Filming transvaginal surgery
September 16, 2008 § Leave a Comment
I recently got a question via the contact form concerning the recording of a transvaginal procedure. As this may be interesting to others I post the question and my answer here. If you got any further advise or ideas for solutions to this difficult problem, please don’t hesitate to comment.
I’m working with a company to develop multimedia-based training software for surgeons learning to repair vesicovaginal fistulas (VVF) in Africa and other developing countries. VVF is an obstetric complication resulting from obstructed labor and ischemia to pelvic soft tissue. As the body heals the soft tissue necrosis of the pelvis a hole can develop between the bladder and vagina rendering the women incontinent of urine for life (image credit). The problem is nearly exclusive to communities without emergency obstetrical care. Many, many women are in need of repair!
Now the video problem. Most surgeries are done transvaginally! We need good footage of an area the surgeon will have trouble seeing. The surgeon is closely involved with the project and would be willing to step out of the way for the camera. As a note and an added challenge, the procedure could be filmed in rural Africa.
First of all – this sounds like a very important project. I’ve read a few stories on the large amount of women with VVFs in Africa. Training surgeons for this procedure is a very important task indeed.
On to the video-problem. I have filmed a few transvaginal procedures, but never with a standard camcorder.
If possible, the best solution will be to get video through a colposcope, which will both provide an enlarged view of the area and sufficient light. The colposcope will have to be fitted with a camera that you can hook a recorder to. Here is a video of a cervical conization I’ve recorded through a colposcope. The magnification can be adjusted so you’ll see more of the vagina than in the video.
I’ve recently come across a colposcope with a built-in camera, that could be very interesting for your project.
It’s a Welch Allyn video colposcope with an integrated light source and camera, with a simple vertical stand included (photo credit). The unit has an s-video output, so all you need in addition to the scope is some kind of recording unit that can handle s-video. It’s quite expensive though.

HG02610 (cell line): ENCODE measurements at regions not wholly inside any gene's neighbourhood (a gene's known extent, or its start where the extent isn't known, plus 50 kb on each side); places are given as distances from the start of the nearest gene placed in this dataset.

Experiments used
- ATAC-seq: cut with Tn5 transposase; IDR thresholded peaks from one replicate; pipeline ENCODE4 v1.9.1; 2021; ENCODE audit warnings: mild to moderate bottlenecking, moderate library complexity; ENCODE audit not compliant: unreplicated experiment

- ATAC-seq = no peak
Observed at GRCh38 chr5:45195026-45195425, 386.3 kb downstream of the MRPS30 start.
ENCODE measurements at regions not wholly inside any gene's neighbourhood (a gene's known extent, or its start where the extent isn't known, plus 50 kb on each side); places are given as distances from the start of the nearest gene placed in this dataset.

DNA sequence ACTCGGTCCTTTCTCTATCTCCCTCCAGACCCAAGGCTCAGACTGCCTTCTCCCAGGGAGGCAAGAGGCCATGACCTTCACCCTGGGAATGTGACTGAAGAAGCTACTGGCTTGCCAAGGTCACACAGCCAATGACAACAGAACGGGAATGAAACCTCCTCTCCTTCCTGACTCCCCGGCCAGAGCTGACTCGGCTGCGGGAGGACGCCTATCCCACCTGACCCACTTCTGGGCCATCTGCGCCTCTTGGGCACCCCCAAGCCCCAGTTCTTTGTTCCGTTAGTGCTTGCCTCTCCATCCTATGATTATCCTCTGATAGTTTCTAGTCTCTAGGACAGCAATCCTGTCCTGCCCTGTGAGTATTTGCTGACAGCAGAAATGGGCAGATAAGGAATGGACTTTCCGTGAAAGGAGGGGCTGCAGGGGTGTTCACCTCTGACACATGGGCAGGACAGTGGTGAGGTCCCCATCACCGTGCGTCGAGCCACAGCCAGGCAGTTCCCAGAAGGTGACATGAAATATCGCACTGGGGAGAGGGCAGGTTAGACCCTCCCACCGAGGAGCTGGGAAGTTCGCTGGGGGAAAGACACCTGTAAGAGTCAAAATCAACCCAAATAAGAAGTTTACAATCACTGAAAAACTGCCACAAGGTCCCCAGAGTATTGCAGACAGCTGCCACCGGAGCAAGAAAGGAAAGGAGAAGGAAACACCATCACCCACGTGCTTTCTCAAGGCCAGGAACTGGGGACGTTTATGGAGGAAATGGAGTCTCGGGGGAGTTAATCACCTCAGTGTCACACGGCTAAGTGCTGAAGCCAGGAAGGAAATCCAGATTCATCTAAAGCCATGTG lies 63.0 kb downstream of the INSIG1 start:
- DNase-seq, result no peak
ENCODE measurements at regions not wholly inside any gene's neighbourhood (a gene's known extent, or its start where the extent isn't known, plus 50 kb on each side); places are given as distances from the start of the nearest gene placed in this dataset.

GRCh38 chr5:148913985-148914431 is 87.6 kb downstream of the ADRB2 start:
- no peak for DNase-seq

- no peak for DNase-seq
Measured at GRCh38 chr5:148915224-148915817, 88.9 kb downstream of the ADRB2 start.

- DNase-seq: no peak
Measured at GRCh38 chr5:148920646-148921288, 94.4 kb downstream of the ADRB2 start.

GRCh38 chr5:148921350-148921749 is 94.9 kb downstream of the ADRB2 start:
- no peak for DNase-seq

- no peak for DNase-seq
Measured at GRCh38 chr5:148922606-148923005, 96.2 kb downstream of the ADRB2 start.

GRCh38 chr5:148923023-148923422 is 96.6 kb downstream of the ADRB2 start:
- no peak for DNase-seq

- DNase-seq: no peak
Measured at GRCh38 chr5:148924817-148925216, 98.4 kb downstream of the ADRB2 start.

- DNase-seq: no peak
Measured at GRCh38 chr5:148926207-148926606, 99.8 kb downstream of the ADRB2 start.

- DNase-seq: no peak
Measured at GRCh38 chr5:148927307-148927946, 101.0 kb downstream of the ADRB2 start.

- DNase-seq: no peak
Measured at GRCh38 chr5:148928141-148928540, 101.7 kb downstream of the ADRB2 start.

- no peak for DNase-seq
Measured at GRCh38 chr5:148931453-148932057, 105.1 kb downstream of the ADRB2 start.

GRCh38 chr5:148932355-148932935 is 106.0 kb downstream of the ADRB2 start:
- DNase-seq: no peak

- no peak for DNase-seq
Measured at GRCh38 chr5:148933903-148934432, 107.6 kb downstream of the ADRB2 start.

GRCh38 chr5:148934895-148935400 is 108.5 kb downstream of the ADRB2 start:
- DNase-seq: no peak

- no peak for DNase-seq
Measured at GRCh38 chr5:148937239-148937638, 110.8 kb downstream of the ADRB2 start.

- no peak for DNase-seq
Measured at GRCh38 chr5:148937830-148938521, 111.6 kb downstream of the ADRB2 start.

As for the recording unit, I’ve got some good experience with a hard disc recorder from nNovia, which has analogue inputs (composite, s-video) and records to Quicktime- or AVI-files. Compact (book size) and not too expensive. You’ll need a monitor to view the picture from the scope. You can loop the signal to the monitor via the recorder, so you’re monitoring the recorded signal.
But this is also the catch with the Welch Allyn colposcope. It’s video only. There’s no viewfinder for the surgeon to look through. So if she’s going to operate using the colposcope, she’ll have to watch the monitor while operating. But it will of course be ideal for the video recording even if it’s not used during the entire procedure.
If your budget allows it, getting a colposcope like this would definitely be worth considering. It could easily be brought along to a rural location, as long as there is a power outlet.
Another possibility is to use a standard laparoscope to film the procedure. I’ve filmed a vaginal trachelectomy using this method. It was impossible to get any footage while the surgeon was working, but I got some good pictures when I had the surgeon stop at important steps in the procedure and expose the area for me. Like the colposcope, the laparoscope also has its own highly focused light source. The only problem with this method is keeping the laparoscope still, as it has no stand, and you’ll have to hold it with your hands. This method is of course only available in a well-equipped hospital.
The video still below is captured through a laparoscope. You see the cervix and specula in the vagina.
Camcorder with light
If neither of these methods is an option, you’ll have to use a standard video camera. I that case I think the best solution would be to bring a separate light source with a high output, and a focusable beam. Small camera lights can be quite powerful these days, and would hopefully provide enough light. I have some experience with lights from PAG. They can be fitted with a 100 W halogen lamp and the beam can be focused to increase the light density. They also come with their own battery packs, so they don’t have to be fitted on the camera.
Separate light is important, as you will need to place the camera and light in different places or angles to the operating area. I would place the camera (fixed on a camera stand) pointing directly at the axis of the vagina. You can then use the camera light hand held and move it around until you get the best lighting of the operating area.
Except for a colposcope with a viewfinder (which the surgeon can see through while operating) the surgeon will need to step out of the way for the video footage. This means you will not be able to record what she’s doing while she’s doing it, but only before and after shots.